Excerpt: If you've heard of Exit before or if you have previously played Exit on the Playstation Portable then you are familiar with how unique this game really is. I will give comparisons of Exit on both the Nintendo DS and the PSP, but I feel that you will get more of an experience playing on the Nintendo DS. The stylus controls alone are what make Exit stand out the most on the Nintendo DS.
Excerpt: If you choose to enter a burning building, you’re probably one of two things, either a man of action or a fire-fighter. Mr. Escape, your Exit DS protagonist, happens to be a bit of both. Not only does he willfully enter these high pressure situations, but he also helps to evacuate hordes of people less athletic than himself. Being the thrill seeker he is, Mr.
Summary: Mr. ESC is back to drink coffee and save the day. With more than 100 levels to complete, you'll be at Exit DS for some time to come. Unfortunately the game doesn't feel as fresh two years later, but that shouldn't keep you from having a great time playing through this disaster-filled puzzle game! This product was submitted by the publisher for review. As a rule, Defunct Games does not review games we spent money on.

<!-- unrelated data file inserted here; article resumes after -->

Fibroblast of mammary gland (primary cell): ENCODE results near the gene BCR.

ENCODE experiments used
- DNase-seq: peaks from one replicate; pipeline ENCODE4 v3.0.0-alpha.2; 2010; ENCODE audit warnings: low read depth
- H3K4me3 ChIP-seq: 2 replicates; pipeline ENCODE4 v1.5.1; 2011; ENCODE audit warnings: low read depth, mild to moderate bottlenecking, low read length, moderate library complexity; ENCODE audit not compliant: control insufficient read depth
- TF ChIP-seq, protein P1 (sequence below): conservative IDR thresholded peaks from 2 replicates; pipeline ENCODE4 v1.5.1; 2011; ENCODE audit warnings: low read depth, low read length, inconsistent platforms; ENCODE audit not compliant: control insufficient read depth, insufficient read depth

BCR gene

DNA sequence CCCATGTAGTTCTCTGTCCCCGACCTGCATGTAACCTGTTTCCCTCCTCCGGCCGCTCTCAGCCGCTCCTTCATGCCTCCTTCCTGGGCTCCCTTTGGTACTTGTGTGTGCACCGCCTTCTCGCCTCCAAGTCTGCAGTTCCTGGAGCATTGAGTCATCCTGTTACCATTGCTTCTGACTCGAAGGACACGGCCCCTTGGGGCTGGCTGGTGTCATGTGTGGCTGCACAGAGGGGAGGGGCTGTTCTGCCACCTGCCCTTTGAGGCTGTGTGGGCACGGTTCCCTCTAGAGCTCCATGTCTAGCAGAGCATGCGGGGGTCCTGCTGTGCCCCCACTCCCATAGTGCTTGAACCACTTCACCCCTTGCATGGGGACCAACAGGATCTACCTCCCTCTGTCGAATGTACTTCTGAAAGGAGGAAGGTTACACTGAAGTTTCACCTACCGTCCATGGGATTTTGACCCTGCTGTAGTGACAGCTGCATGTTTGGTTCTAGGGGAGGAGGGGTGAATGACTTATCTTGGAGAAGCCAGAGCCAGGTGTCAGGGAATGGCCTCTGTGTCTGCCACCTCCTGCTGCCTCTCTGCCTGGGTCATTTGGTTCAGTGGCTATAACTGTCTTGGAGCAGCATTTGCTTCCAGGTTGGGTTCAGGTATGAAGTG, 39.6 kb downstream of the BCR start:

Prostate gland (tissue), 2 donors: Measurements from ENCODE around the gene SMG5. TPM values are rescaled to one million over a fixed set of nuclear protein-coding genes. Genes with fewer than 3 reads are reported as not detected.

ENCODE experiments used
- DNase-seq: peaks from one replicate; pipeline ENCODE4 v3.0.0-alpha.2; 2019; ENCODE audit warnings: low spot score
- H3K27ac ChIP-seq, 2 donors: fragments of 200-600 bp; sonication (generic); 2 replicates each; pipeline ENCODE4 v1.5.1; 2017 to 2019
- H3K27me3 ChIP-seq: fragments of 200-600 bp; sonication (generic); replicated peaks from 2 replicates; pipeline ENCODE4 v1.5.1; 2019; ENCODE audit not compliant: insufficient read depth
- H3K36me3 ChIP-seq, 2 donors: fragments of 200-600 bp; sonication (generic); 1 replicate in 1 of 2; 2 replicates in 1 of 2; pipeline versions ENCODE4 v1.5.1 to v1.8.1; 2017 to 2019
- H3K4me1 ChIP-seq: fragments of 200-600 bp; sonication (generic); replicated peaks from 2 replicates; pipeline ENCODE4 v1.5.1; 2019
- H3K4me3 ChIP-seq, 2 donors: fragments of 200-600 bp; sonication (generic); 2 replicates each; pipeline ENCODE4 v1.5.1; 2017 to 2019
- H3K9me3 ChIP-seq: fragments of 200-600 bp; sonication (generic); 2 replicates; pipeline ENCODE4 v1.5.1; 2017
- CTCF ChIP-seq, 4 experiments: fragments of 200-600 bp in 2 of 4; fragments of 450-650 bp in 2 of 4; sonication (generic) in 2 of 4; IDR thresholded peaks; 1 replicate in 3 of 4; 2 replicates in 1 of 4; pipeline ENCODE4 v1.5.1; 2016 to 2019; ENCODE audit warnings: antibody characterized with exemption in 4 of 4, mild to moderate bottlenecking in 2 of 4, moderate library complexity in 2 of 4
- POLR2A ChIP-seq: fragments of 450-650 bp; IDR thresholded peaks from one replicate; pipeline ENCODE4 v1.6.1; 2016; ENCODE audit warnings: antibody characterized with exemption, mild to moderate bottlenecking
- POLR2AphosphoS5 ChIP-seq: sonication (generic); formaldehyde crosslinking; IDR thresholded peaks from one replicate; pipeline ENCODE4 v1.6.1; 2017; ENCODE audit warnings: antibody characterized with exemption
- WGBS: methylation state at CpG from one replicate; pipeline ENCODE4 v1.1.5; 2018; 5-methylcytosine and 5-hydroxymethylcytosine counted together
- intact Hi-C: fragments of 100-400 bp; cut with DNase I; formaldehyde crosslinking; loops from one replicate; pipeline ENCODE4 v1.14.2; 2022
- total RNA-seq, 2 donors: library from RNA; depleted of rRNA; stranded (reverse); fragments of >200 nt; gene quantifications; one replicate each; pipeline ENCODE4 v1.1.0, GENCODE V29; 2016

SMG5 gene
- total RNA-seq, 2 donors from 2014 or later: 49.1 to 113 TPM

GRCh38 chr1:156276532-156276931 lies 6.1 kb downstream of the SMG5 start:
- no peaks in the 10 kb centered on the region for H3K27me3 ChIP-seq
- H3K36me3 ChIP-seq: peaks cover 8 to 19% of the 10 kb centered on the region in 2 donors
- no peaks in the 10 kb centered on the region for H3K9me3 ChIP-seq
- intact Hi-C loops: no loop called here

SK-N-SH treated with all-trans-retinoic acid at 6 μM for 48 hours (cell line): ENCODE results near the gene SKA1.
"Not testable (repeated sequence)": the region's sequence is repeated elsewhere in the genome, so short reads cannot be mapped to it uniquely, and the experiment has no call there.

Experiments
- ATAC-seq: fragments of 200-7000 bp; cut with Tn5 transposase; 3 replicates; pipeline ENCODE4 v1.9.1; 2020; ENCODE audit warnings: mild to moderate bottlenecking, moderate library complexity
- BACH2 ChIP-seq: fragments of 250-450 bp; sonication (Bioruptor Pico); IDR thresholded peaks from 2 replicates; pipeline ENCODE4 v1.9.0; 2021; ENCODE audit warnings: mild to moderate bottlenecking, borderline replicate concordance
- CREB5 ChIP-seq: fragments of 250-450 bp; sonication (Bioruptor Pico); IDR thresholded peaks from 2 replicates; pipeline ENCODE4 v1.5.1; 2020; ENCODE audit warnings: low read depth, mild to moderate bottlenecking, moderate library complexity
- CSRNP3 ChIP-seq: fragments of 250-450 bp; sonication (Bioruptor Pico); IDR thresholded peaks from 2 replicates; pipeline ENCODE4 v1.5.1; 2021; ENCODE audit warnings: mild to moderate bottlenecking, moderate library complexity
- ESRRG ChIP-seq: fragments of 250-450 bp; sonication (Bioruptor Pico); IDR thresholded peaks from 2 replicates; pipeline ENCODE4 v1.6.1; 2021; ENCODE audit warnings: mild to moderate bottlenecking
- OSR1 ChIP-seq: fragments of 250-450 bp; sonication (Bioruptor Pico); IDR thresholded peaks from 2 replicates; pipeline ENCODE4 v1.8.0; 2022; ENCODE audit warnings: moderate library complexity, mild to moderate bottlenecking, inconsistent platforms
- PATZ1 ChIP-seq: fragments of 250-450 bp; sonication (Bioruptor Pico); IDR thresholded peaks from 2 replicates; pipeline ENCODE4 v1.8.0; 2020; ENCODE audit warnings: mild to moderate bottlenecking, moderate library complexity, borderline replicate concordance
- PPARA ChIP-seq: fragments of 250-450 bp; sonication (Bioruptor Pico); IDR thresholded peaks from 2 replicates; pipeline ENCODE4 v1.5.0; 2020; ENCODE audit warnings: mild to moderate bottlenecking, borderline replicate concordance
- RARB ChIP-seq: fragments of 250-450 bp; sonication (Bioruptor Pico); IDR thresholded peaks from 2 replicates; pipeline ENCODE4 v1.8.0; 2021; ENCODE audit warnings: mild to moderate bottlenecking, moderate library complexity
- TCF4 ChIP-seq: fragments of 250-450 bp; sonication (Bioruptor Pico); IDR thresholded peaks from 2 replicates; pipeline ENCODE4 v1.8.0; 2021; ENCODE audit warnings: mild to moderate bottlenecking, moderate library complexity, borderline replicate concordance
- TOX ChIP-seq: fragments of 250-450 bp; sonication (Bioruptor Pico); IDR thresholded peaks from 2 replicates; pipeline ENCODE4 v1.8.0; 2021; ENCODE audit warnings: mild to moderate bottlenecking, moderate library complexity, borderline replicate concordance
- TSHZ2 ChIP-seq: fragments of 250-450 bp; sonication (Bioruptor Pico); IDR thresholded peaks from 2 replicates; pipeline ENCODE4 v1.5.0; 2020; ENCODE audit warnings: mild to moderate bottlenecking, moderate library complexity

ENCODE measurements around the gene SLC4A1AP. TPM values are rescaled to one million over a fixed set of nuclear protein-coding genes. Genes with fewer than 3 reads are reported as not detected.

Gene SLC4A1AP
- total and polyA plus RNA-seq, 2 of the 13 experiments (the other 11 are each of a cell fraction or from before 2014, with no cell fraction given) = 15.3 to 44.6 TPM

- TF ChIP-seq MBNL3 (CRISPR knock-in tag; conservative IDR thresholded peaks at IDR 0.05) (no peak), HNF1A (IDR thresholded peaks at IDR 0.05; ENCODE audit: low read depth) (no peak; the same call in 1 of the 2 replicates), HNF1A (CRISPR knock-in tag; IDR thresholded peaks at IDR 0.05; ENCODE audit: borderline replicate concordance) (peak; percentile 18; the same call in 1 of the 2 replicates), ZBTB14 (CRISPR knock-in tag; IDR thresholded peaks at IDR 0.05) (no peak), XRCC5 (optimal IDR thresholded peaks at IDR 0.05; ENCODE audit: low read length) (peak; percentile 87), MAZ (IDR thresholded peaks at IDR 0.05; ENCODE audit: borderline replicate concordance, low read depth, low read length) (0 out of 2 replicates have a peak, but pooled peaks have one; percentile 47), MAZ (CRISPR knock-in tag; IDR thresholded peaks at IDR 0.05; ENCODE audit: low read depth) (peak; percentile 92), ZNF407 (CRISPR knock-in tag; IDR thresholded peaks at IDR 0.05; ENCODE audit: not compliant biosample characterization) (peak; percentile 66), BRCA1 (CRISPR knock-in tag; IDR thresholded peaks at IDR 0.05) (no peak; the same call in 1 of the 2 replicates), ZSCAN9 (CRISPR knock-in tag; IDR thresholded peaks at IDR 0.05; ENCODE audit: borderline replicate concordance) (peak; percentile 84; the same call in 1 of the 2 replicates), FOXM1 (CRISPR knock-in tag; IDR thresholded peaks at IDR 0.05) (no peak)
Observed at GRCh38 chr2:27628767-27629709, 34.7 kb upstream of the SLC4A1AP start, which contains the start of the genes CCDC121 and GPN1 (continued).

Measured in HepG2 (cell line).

Excerpt: Taito has ported its puzzler Exit over to the Nintendo DS, bringing the quick-bite complexity of the title that found success on the PSP and 360 to yet another platform. This iteration of the game finds a new twist in a very smooth and responsive implementation of a stylus control system that makes playing the title a great deal more fluid than before. This game seems perfect for the system, and is one of the best plays I’ve had yet on Nintendo’s handheld.
Excerpt: "I'm over here!!" Thanks for pointing that out...for the tenth time. I am, in fact, maneuvering in your direction, so if you'd kindly shut up I'll feel a little less like hurling my DS out the window. Honestly, I don't think I've ever been so annoyed by a sound effect. I know you all want to get rescued ("Is anybody there?") but Mr. Esc. should really have you all put a sock in it ("Help me!!") before offering to lead you to safety.